If we neglect the effect of finite accuracy to the description length
and assume an infinite precision, then the parameter values that
minimise *L* are the ones that maximise the posterior probability of
the parameters, that is, the maximum a posteriori estimate. They are
not necessarily the same that minimise *L* when finite accuracy is
taken into account, however. Taking the expectation over
effectively measures and penalises the
sensitivity of *L* to the values of the parameters, thus finding a
flatter minimum of *L*, which corresponds to more probability mass of
the posterior density.

Using such MDL-based arguments, Hochreiter and Schmidhuber have arrived in a very similar algorithm, which they call the flat minimum search (FMS) [2]. Due to the similarity of the penalty for the complexity of the model, the promising results they have achieved should be reproductable with our method. Indeed, in preliminary simulations, we have been able to reproduce the experiment 1 in [2]: noisy classification.

Although the cost function in FMS is very similar to ours, it does not define a description length, and it is thus difficult to include measures of the complexity of the structure of the network. The computation of our cost function appears to be more simple, but, on the other hand, FMS does not assume independence of the parameters of the functions in the network. In FMS the user has to give an extra parameter, a tolerable error, which regulates the trade-off between the description length of the parameters and the data. In our approach, the optimal accuracies for the parameters are estimated directly from the data.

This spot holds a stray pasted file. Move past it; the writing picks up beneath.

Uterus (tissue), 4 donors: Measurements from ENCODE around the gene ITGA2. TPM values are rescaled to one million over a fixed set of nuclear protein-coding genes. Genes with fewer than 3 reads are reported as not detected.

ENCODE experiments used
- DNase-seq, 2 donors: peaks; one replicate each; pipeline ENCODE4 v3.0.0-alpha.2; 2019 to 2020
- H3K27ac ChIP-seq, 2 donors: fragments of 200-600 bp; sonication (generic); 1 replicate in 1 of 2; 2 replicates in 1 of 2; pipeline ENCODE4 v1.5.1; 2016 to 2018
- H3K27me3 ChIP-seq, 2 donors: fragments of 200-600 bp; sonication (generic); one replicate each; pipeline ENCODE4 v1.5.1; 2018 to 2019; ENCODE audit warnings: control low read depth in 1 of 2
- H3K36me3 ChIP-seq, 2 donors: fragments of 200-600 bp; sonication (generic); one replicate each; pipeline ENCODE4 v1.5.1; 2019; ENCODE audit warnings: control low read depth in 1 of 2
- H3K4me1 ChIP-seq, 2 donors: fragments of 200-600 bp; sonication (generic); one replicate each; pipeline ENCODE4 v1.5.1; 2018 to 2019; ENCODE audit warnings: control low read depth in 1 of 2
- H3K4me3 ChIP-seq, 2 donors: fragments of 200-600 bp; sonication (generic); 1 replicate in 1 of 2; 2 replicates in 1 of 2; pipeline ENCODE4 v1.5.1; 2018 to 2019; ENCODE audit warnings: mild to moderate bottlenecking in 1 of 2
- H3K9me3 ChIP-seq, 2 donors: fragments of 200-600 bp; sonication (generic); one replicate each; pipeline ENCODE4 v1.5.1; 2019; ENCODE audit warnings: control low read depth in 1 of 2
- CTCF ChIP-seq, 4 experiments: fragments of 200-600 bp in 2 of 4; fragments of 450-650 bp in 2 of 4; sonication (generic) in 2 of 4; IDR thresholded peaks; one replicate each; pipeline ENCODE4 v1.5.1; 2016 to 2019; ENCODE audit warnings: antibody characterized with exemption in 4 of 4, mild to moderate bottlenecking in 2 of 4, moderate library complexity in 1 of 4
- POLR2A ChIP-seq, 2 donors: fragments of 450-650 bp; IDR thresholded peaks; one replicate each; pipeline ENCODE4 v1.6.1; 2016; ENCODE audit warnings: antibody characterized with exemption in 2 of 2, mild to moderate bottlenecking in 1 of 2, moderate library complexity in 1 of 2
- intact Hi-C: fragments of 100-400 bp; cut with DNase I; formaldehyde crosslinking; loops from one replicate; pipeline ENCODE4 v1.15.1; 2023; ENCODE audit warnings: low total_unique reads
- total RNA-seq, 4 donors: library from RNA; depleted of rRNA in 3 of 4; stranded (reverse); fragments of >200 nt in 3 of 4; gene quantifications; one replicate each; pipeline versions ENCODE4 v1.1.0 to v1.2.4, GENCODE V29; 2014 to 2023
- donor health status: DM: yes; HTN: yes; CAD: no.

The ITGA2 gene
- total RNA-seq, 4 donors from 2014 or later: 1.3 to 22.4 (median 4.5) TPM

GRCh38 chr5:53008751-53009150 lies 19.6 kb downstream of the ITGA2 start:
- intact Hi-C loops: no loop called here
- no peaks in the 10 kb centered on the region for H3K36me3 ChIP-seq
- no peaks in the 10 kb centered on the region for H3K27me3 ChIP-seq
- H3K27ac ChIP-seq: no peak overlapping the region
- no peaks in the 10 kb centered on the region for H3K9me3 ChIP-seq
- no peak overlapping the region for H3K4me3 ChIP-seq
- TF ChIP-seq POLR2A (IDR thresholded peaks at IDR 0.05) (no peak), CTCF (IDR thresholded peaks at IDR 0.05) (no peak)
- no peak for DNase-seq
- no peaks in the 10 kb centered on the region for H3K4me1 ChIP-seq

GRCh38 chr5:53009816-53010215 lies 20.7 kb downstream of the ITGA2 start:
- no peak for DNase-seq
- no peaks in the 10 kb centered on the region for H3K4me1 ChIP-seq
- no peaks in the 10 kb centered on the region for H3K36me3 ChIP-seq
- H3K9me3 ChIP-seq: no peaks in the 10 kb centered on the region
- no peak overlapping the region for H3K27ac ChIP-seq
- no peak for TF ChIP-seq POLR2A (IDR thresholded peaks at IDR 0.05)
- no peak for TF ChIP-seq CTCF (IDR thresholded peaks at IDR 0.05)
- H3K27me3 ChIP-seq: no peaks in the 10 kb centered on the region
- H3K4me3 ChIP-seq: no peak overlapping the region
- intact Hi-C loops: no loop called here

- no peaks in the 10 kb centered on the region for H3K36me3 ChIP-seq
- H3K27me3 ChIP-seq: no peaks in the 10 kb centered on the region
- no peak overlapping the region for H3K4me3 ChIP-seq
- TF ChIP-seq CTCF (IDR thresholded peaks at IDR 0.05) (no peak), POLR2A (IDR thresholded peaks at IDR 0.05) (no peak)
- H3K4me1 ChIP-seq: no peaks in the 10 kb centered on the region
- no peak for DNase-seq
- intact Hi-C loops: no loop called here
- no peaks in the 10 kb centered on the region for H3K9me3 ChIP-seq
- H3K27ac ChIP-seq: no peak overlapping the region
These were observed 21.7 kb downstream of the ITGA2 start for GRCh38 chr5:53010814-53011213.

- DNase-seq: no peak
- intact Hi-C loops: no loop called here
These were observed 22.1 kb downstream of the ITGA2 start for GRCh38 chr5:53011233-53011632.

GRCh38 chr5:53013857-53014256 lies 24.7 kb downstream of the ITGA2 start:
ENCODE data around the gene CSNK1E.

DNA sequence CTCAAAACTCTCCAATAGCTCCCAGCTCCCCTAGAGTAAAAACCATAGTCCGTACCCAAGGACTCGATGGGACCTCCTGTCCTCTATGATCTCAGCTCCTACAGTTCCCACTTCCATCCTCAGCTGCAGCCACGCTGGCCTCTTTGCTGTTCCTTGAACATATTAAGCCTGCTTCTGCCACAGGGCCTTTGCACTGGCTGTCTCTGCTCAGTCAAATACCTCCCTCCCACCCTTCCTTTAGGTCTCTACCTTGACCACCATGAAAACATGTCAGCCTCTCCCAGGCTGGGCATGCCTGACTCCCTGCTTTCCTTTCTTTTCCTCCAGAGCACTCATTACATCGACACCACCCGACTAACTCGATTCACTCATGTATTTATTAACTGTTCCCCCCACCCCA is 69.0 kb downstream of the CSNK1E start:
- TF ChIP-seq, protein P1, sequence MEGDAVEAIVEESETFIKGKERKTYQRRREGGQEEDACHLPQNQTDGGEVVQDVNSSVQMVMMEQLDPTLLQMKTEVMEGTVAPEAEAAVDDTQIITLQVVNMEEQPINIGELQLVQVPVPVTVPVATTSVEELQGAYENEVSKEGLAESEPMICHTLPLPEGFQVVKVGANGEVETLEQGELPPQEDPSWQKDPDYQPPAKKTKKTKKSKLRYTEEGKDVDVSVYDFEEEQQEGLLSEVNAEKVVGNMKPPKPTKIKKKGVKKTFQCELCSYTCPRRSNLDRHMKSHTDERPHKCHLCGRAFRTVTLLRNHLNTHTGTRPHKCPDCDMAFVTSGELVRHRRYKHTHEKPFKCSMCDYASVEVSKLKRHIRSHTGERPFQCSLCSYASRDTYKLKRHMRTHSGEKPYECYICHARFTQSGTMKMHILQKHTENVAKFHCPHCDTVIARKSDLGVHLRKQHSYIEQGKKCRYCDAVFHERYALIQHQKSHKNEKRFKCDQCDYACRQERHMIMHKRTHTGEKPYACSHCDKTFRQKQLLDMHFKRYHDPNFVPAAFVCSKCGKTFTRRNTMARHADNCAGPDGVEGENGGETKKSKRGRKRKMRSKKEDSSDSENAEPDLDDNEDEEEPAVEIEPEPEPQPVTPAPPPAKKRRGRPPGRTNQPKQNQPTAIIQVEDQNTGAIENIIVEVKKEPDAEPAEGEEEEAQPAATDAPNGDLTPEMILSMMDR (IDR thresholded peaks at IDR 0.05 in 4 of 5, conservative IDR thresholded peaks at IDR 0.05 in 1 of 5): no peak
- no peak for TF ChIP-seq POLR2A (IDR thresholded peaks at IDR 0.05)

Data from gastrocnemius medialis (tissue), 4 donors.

MDL has been used with neural networks to find representations in an unsupervised manner in [1,12,13]. The main focus therein has been on discrete valued features, such as the indices of vectors in vector quantisation. This paper concentrates on the coding of real valued parameters and features, and thus complements the previous work.